Fascinating Facts About New Business Survival Rates

I attended the two-day International Entrepreneurship Forum this week, which was held here in Bahrain.  It was sponsored by Tamkeen, who are really putting a lot of effort into supporting the Bahrain business/entrepreneurial community.  I can’t really say it was amazing, as it was run by academics, pretty much for academics.  But still, to give credit where credit is due, Tamkeen does try and the Tamkeen team that worked there did a good job.

For me the talk that stood out the most was by a reserved British lecturer, Prof. David Storey, who – as I understand it – did a study of start ups with or for the Organisation for Economic Co-operation and Development (OECD).

What I found surprising was that I agreed with everything he said 100%, and I usually disagree with academics 100%, especially when they start to pontificate about entrepreneurship. A topic they don’t really know about, living in their ivory towers.  But this really resonated with me, as I’ve lived through most of it.  Here are some of the points he raised:

  • A firm is three times more likely to contract than expand
  • 60% of new firms cease to trade in 5 years
  • Sales and profits fluctuate massively in the same firm in the short, medium and long run
  • Fast growth firms over a long period of time are very rare (but important)
  • Only 6% of the Cambridge high tech firm he studied grew year-on-year.  Most did not have straight growth lines.

A few more interesting factoids:

Good businesses often don’t survive

Business survival reflects access to resources, alternate employment options and interpretations of “signals.”  What I think is meant by “signals” is spotting market trends or general changes in time to react to them.

Medium term growth if very rarely linear

That is certainly what I experienced.  I believe it 100%.

Venture Capital (VC) funds make [almost all] their money from 15% of the firms even after all their “due diligence”

Two more points I want to add from his presentation:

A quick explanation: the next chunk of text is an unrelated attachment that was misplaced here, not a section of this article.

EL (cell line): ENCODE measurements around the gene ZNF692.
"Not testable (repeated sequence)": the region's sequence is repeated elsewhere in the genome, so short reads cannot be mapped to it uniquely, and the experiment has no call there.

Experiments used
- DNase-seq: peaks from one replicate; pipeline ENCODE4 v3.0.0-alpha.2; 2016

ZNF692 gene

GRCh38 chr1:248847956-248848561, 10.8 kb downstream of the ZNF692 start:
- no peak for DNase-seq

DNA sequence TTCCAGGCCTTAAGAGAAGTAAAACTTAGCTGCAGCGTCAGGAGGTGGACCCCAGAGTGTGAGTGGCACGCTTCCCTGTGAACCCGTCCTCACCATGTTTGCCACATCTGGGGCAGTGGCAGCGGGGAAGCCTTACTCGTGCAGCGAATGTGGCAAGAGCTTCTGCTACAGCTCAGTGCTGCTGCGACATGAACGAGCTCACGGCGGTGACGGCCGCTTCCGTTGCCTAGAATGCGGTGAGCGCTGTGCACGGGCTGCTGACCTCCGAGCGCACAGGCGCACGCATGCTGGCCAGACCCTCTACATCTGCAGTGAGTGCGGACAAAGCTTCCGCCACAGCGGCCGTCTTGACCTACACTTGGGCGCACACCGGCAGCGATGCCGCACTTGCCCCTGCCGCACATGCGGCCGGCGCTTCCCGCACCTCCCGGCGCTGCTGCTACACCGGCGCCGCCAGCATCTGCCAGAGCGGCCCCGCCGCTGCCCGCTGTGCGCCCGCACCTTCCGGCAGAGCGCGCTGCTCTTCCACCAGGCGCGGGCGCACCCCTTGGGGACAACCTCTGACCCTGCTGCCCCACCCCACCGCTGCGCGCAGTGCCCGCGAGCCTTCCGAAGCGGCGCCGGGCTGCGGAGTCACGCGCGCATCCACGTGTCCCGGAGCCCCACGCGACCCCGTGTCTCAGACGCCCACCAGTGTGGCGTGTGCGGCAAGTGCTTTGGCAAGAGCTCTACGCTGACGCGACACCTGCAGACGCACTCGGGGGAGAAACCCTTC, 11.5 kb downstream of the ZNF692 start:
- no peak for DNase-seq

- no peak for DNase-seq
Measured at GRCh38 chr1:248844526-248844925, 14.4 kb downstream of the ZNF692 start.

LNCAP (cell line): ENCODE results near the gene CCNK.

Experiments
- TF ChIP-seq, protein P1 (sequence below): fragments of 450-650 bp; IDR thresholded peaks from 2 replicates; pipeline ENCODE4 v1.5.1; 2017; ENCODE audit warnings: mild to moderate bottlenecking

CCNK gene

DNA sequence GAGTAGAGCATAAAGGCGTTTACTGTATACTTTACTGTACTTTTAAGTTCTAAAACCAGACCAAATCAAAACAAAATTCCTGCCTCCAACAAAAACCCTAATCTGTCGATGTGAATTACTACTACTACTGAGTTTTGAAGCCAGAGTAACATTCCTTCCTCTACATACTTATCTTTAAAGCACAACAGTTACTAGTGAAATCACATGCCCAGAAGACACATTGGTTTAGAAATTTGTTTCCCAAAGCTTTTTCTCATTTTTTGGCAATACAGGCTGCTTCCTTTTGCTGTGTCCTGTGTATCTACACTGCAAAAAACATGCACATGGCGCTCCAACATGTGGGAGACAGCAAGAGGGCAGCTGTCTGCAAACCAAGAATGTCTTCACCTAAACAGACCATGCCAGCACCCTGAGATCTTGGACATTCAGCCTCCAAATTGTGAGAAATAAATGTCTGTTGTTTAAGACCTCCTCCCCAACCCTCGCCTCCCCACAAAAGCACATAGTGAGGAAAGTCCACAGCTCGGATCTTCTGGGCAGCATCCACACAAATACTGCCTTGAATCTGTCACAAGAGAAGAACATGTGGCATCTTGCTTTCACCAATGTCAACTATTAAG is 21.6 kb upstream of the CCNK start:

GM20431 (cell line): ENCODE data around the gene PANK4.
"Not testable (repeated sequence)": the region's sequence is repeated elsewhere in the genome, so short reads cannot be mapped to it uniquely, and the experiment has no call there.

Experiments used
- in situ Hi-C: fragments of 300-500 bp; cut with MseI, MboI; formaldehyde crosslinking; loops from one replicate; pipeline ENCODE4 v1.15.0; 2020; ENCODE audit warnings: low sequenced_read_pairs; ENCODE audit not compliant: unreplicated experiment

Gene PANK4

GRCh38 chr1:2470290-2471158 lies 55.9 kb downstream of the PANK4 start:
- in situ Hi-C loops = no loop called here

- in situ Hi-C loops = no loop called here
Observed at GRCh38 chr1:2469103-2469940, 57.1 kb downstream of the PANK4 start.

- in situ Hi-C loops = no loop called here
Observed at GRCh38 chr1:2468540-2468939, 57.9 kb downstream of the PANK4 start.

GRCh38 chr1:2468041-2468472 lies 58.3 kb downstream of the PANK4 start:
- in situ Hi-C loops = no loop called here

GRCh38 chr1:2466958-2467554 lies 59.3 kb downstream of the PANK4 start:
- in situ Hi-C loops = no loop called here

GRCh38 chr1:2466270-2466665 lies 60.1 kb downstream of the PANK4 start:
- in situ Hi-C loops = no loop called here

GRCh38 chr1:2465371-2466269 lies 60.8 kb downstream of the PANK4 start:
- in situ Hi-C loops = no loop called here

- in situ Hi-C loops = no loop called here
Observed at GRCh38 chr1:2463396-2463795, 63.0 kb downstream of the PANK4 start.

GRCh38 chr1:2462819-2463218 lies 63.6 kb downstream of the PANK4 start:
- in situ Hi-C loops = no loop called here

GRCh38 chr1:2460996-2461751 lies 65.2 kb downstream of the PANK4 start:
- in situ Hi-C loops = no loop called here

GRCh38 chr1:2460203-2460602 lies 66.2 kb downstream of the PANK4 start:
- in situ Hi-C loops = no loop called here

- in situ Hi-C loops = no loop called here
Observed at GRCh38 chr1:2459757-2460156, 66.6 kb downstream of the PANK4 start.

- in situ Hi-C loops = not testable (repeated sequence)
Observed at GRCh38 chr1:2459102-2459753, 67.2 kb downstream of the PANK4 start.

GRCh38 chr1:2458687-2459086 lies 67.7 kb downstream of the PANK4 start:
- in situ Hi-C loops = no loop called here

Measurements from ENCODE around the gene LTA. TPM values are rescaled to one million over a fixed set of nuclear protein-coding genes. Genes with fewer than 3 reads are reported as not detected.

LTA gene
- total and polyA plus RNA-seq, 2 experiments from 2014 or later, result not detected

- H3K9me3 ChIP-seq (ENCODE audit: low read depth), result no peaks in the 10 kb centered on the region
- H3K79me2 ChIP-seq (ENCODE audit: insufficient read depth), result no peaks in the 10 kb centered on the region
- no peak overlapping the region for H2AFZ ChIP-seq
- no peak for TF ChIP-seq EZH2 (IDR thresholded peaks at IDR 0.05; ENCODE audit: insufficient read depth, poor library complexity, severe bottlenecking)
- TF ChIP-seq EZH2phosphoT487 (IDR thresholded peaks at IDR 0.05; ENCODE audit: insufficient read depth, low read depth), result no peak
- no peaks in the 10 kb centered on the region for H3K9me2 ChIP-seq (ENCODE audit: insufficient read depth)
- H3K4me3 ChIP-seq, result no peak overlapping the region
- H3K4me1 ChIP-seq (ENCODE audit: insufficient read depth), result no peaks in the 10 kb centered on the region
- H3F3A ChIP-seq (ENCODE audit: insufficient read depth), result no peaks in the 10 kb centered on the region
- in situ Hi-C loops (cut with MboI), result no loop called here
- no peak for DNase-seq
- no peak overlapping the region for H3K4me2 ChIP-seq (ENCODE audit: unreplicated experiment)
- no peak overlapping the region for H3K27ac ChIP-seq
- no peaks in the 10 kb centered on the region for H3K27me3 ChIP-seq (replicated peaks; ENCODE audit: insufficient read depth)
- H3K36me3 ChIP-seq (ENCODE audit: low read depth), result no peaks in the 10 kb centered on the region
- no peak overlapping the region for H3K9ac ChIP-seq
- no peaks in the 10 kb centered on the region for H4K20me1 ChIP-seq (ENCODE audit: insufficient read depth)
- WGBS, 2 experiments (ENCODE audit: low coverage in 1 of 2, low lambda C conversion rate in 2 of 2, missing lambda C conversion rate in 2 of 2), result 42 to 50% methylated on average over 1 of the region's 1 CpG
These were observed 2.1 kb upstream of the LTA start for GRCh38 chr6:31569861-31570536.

– You can do the “right” things and fail.

– You can do the wrong things and succeed.

Professor Storey compared starting a business to gambling.  He said that you might think you have the perfect system to “beat” the roulette wheel, but at the end of the day it’s still a game of chance.

I think the roulette wheel analogy is a bit extreme, but I agree that entrepreneurship (pretty much like investing in general) is a game of odds.  If you do everything “right” – the right marketing, the right systems, the great customer service etc. – you can still not make it, but at least you’ve stacked the odds more in your favour.  Make sense?

Some thoughts on luck

So from the above, it’s fairly obvious that luck has something to do with your success – BUT I think that entrepreneurs make and attract their own luck.  There’s a saying by Benjamin Franklin (sometimes wrongly attributed to the bible) “God helps those who help themselves”, so if you are proactive, work hard and don’t have a victim mentality then you are likely to attract good luck.  I think that 80% of a business or entrepreneur’s success is his efforts, and 20% is down to luck.  That 20% might screw you over, or it might give you that added, unexpected boost.

If you’re a wannabe or budding entrepreneur, don’t let the above facts scare you.  Hey, you only live once, right?  Even if you fail, at least you get to say that you tried it, which most people are too afraid to do.

Talk to you soon.

2 Responses to Fascinating Facts About New Business Survival Rates

  1. Mohammed Shahid 12 January 2011 at 11:21 pm #

    I agree with you Suhail it’s hard work which makes a
    business success and I would like to add a few factors which too
    have an impact on the success or failure of any new business. 1.
    The Brand of the products. For anyone opening a new business
    focusing on selling goods should emphasize on the Brand of those
    products as well. Today Brands sell rather than products. Brands
    have a huge impact on the society, some buy these Branded goods
    because of the comfort and satisfaction they have been known to
    provide, some are satisfied with the price tag and some Brands
    reflect the social status. So one should keep Brands in mind too
    when opening a new business. 2. Social and Business Relations. This
    works more for introducing a new Brand or a new service in the
    market. If you have good social relations with the society you are
    a part of you, can spread out the word easily. Good business
    relations with other business people, makes you get their support.
    If a businessman has a negative mark in the society or has bad
    business relations with other businessmen, his new business has a
    few chances to survive. 3. Reach. Either people should be able to
    reach you easily or you (your product or service) should be able to
    reach people within satisfactory time frame. Wants and needs have a
    ‘rise time’ and a ‘vanish time’. If you are not able to provide the
    product or service within the rise time of the need you are more
    likely to lose the interest of your clients and same goes for
    services. So choose a business place wisely and fulfill commitments
    related to time.

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